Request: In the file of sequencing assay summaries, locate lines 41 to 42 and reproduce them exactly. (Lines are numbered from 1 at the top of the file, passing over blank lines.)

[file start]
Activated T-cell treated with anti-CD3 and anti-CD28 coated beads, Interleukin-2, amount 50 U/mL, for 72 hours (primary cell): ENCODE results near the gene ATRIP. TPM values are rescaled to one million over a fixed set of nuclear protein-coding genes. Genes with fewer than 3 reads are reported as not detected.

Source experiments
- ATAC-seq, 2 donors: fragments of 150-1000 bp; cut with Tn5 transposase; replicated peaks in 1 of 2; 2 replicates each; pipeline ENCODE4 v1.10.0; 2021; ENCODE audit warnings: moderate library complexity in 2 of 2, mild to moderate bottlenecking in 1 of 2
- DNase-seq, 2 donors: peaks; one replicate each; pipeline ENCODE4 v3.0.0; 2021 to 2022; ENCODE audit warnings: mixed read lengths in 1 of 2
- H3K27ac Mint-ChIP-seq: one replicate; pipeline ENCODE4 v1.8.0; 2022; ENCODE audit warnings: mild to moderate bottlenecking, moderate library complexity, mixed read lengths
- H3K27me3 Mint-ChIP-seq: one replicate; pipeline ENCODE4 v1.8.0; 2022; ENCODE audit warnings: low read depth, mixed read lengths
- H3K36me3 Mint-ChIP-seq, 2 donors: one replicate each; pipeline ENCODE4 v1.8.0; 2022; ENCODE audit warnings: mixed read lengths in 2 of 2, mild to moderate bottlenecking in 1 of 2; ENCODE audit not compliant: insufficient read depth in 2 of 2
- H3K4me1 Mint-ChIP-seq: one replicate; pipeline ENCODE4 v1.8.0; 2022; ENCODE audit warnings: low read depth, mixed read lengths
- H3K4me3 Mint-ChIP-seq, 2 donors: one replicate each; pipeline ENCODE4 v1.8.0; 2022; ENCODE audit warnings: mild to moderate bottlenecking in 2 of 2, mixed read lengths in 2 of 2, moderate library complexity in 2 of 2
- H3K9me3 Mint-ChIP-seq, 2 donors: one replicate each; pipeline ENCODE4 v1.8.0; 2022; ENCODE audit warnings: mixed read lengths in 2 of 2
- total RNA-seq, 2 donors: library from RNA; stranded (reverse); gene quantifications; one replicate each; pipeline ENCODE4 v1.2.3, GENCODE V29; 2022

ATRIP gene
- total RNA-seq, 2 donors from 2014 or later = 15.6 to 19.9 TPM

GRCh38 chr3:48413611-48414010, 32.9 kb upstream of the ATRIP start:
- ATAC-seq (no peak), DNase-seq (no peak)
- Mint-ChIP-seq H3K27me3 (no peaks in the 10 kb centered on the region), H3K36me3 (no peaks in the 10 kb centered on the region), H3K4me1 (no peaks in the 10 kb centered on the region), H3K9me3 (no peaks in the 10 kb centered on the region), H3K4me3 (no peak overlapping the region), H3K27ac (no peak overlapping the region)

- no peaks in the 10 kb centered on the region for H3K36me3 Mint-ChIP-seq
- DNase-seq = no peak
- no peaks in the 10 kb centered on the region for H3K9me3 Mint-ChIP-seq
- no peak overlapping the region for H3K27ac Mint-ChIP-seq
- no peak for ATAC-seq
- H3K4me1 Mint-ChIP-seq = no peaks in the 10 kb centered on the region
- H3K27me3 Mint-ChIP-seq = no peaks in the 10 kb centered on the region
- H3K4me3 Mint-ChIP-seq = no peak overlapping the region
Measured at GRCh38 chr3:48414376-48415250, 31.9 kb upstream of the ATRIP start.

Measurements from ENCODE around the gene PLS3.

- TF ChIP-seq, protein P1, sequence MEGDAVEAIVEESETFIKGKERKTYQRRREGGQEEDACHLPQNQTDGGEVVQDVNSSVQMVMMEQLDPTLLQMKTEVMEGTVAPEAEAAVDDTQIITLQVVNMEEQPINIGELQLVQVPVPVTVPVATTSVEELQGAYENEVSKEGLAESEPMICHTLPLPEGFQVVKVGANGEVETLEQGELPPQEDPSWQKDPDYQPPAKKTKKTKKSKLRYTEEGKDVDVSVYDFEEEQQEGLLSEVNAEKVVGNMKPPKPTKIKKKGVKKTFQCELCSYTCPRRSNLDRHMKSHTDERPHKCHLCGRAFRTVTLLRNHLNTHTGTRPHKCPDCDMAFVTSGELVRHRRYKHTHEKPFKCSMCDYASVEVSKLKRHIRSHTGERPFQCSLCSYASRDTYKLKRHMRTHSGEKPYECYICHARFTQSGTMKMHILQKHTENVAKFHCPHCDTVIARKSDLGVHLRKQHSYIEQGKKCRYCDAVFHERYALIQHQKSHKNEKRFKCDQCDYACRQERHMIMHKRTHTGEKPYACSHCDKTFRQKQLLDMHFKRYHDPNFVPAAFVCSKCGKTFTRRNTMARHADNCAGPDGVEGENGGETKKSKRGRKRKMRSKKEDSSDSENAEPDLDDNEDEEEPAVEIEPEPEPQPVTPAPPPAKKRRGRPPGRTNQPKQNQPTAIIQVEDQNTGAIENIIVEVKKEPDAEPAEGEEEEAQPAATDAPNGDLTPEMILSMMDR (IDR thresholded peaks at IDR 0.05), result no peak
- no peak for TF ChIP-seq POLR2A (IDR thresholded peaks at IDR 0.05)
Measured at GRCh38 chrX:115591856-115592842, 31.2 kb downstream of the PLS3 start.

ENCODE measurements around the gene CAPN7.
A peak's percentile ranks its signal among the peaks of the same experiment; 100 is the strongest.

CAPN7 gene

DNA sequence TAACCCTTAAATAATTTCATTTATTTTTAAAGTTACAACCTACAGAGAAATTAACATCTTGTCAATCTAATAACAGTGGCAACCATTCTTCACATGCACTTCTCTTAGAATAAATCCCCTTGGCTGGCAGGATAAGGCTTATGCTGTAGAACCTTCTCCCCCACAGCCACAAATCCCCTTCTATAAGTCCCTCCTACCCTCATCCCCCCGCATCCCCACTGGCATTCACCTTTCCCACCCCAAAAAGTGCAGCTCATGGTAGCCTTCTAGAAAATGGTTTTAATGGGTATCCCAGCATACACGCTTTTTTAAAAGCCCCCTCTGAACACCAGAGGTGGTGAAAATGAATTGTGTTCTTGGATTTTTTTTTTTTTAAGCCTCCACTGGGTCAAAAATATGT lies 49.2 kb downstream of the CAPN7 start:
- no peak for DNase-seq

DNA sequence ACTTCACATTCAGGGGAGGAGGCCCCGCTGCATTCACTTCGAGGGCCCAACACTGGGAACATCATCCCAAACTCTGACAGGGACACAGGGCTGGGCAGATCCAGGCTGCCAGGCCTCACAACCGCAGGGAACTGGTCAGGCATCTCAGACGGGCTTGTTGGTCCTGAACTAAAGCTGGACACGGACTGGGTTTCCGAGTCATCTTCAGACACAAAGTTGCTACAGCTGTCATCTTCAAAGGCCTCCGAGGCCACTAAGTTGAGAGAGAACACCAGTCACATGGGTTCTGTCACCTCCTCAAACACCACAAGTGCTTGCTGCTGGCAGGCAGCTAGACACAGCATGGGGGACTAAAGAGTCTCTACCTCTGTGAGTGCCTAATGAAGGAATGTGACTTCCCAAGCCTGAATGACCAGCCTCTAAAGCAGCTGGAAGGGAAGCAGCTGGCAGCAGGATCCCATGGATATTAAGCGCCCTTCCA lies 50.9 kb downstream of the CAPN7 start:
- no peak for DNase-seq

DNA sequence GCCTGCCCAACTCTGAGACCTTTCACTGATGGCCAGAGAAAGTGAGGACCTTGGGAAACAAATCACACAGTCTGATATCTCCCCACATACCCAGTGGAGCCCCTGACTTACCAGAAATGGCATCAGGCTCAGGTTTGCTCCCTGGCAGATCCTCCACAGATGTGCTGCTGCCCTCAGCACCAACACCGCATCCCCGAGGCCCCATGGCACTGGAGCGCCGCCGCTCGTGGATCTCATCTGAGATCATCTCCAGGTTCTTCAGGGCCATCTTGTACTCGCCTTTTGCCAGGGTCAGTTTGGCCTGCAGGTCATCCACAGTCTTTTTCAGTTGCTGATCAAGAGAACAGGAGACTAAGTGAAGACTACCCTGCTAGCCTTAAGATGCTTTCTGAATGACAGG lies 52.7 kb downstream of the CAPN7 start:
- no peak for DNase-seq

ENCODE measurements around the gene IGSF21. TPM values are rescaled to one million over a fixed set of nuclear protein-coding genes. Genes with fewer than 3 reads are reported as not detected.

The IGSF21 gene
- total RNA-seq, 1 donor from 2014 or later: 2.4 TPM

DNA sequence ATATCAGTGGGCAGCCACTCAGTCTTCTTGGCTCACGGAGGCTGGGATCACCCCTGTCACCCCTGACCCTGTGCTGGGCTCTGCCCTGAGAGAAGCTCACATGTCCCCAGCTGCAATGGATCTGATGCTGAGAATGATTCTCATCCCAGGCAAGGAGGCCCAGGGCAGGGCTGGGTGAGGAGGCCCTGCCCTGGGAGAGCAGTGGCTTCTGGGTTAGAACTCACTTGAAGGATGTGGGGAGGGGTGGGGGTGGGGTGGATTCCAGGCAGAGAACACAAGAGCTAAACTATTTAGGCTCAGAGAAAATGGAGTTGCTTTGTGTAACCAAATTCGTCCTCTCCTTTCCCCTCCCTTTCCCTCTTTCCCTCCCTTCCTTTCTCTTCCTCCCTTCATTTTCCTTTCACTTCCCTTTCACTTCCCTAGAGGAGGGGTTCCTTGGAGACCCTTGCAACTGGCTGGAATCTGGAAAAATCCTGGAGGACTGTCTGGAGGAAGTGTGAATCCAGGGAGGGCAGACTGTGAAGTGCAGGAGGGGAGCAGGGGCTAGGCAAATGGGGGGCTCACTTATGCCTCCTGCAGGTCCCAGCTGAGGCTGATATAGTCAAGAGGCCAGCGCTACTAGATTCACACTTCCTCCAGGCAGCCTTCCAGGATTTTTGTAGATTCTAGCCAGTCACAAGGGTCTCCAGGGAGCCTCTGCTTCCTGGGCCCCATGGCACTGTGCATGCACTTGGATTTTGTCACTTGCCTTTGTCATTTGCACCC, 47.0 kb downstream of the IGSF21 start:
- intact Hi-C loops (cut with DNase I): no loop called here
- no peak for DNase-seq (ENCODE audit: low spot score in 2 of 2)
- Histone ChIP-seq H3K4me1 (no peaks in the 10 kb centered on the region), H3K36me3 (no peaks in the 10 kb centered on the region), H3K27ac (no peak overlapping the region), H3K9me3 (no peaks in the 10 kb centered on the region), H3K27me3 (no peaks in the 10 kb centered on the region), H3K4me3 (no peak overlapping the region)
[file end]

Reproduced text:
- total RNA-seq, 1 donor from 2014 or later: 2.4 TPM

DNA sequence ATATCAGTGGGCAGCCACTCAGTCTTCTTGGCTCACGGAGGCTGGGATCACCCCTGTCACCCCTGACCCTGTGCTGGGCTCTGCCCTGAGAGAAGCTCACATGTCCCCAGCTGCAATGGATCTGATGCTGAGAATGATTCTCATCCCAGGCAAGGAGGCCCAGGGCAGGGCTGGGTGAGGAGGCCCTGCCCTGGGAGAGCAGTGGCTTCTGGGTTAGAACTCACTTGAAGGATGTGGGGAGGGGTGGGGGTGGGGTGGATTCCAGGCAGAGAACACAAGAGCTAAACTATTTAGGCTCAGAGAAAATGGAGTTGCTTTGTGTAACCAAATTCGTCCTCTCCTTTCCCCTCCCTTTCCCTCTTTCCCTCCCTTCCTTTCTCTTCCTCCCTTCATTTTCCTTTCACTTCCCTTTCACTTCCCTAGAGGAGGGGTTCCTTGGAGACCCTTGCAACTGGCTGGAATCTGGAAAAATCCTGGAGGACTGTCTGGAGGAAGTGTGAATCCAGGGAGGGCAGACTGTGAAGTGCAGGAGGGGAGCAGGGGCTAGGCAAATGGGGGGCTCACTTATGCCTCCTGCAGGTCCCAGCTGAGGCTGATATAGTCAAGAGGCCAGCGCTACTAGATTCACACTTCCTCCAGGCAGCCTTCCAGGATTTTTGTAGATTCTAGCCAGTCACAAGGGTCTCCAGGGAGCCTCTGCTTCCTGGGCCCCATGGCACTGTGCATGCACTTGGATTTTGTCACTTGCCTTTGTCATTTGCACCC, 47.0 kb downstream of the IGSF21 start: